• "Separation of Church and State" appears NO WHERE in the Constitution, yet the ignorant, rich and poor alike, treat the concept as the inviolate will of the founders. Nothing could be further from the truth
  • Higher Taxes bring in greater revenues that Lower Taxes, when history has shown the exact opposite is true
  • Record profits by Big Oil means the Consumer is being fleeced, when in fact complete ignorance of the principles of Economics most Americans display prevents them from grasping the difference between 'profit' and 'profit-margin' or just how much of the price of a gallon of gas is actually profit!
  • Muslims radicals would leave us alone if we'd simply leave them alone, when in fact history has shown this to be simply. not. true.

To name just a few.

What then was the ultimate goal of Cultural Marxism? To destroy traditional values in America? Destroy Christianity's influence on American society? What was it the communist's of old said about religion? The opiate of the masses? And how do you kill a idea?

By replacing it with another 'Opiate of the Masses'

Well, we're there. And if we're not committed enough to the ideals that made America great; to stand up and fight what the Left is doing to this nation, we will lose this nation within another generation.

The solution? From "Who Stole Our Culture?":

...secede from the corrupt, dominant culture and create parallel institutions: the homeschooling movement. Similar movements are beginning to offer sound alternatives in other aspects of life, including movements to promote small, often organic family farms and to develop community markets for those farms' products. If Brave New World's motto is "Think globally, act locally," ours should be "Think locally, act locally."

Thus, our strategy for undoing what cultural Marxism has done to America has a certain parallel to its own strategy, as Gramsci laid it out so long ago. Gramsci called for Marxists to undertake a "long march through the institutions." Our counter-strategy would be a long march to create our own institutions. It will not happen quickly, or easily. It will be the work of generations – as was theirs. They were patient, because they knew the "inevitable forces of history" were on their side. Can we not be equally patient, and persevering, knowing that the Maker of history is on ours?


Amen. And amen.


Here's more

Tuesday, May 29, 2007

"Legitimate Demands"

[Now that Memorial Day is over, here then is the American Traitor Adam Gadahn's latest video. Radical Islam is still the greatest threat this nation faces, though only slightly less than Bush's ridiculous Amnesty Bill]



"No great Nation can fall from without untill it has fallen from within."

--The Fall of the Roman Empire


With the state this nation is currently in? We do not DARE lose this fight.


Here's more

Monday, May 28, 2007

Memorial Day 2007

[This post will remain up top till midnight on Monday. Until then, please scroll down for new posts]


Here's more

Saturday, May 26, 2007

Hat Tip to BenT...

...for finding this online.

If you've ever bothered to read the spam-filter busting text in some of the emails you've received... well... here's a guy who chose to put the nonsense to good use.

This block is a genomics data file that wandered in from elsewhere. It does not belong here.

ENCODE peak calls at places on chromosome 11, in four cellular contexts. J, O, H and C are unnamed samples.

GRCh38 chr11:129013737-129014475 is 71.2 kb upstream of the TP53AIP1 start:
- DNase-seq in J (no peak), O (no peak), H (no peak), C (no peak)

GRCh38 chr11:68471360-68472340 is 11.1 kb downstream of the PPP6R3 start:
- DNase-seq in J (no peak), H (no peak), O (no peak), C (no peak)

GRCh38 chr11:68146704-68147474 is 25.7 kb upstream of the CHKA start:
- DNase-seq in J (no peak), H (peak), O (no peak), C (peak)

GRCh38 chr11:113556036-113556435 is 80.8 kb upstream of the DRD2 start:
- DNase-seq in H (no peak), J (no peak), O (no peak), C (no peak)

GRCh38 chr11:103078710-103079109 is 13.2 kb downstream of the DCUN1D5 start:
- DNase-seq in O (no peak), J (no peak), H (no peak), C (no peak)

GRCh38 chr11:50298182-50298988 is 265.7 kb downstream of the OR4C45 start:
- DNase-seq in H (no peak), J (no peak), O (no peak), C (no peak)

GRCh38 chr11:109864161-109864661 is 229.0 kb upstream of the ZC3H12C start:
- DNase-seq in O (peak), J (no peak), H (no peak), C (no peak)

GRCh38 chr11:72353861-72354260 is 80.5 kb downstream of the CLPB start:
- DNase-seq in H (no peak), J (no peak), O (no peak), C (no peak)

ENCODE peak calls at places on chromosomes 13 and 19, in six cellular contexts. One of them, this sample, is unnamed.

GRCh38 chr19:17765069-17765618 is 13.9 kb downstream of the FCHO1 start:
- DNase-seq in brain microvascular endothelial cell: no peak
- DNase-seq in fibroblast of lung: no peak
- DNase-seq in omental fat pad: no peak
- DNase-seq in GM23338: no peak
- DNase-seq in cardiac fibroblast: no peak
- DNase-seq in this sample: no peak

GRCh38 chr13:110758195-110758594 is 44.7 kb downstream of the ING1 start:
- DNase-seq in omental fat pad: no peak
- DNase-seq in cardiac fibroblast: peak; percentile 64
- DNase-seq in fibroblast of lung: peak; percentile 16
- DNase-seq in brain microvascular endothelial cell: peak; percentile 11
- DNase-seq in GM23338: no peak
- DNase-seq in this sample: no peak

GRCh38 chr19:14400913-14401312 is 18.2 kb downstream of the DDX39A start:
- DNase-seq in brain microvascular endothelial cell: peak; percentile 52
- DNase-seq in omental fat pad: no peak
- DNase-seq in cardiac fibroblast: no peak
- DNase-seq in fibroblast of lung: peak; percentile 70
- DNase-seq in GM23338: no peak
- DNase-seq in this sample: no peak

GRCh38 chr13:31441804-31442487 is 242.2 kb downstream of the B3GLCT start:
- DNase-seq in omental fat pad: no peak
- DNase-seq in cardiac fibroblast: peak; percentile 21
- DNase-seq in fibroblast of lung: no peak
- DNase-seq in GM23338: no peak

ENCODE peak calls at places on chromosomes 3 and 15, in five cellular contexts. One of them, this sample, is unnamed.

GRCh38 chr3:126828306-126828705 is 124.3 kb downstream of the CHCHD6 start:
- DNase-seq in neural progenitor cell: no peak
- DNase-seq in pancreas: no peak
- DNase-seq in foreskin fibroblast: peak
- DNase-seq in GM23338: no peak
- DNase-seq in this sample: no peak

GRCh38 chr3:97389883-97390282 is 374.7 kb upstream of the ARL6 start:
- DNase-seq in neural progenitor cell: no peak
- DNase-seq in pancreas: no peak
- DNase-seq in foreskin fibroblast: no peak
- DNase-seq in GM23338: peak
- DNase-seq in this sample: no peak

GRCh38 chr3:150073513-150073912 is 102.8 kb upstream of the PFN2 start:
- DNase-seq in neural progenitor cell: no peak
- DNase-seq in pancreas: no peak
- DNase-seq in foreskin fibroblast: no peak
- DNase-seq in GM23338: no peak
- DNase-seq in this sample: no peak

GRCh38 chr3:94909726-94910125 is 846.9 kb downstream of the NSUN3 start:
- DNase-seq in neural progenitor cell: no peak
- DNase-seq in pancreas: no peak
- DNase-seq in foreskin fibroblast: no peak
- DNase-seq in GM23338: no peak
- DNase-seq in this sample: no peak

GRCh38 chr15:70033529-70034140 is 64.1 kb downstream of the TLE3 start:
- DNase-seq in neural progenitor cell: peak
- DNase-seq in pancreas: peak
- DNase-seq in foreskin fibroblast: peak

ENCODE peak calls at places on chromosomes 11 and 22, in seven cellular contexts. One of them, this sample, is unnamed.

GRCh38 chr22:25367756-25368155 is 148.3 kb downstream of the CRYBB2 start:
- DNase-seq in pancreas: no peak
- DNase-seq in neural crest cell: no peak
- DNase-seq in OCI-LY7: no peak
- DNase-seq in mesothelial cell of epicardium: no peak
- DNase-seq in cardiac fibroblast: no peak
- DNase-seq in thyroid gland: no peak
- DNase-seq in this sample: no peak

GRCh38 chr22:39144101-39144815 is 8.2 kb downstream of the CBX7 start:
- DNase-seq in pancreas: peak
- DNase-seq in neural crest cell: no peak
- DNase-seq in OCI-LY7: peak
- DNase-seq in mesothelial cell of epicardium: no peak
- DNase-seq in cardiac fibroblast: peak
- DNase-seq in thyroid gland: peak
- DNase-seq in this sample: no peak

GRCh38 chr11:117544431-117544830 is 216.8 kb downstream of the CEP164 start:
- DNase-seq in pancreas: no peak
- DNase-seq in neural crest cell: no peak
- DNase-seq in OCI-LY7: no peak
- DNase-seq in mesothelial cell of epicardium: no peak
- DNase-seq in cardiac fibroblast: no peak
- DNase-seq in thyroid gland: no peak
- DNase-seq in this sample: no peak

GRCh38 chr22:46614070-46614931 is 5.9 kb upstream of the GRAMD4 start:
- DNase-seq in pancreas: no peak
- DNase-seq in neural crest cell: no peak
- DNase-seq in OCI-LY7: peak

It's very very funny... very 'Jabberwockey-ish' with an epic dramatic feel-- a sense that some undefined danger is lurking nearby.

Enjoy.


Here's more

Friday, May 25, 2007

Earth Day!? What Happened to Worship?

First off, I rarely go do Dan's place. I just can't handle the 'rhetoric' over there-- I'm being polite, and that's all I'll say about that. But as it happens I ventured over there last night and saw two posts that didn't surprise me at all, though with the first I was a tad shocked.

Apparently, Dan's Church (Jeff St.) celebrated its annual 'Earth Day' service. According to Dan, "it was a beautiful day." And that's fine. But here's where it spirals down into.... I have no word to describe it, so I'll just quote Dan's post.

"We had two storytellers do an excellent job of telling the Easter Island story. The first story was Easter Island's story as it appeared to have happened (they collapsed under their own over consumption). The second story was a more hopeful What Might Have Been vision."

(The only 'somewhat rational' commenter on this post was a gentleman who goes by the moniker of Eleutheros-- He at least got the facts right...)

Now, all this took place on a Sunday, the day set aside to worship God. As this was an annual service, I must assume that Earth Day was the focus of the message.

I guess what had me mildly shocked was that the focus (judging strictly from the tone and content of Dan's post) was not God, His Son, or the need to win the lost to Christ. On a personal note, I don't believe I would feel comfortable at Jeff St. Not because I don't believe I would be welcomed there, but because I know I would always leave service hungry, rather than filled... Thirsty rather than quenched.

Again, his other post on 'The Bible and Economics' is not surprising to me; it's even a valid topic for biblical discussion, but I have a good idea of just where Dan would have gone with this one, had commenters allowed him-- as it is, there is only one commenter at this post.

Having said all that, here's a great article-- part one of perhaps several --by Christian musician Steve Camp called Worship Wars: seven perceptions of what biblical worship is not.

So then what is biblical worship? In response to Paul's words, Worship is ascribing worth to the One-Triune God, according to how God has ascribed worth to Himself, in response to the standard and veracity of His Word, out of an obedient life. In short, the worship driven life is living daily in the presence of His glory! As my pastor said this past week, "worship is not simply going to a place of worship; but worshipping in the place where God has called us to live everyday." Contrary to what our culture mandates and what sadly has defined the emphasis of worship in many local churches: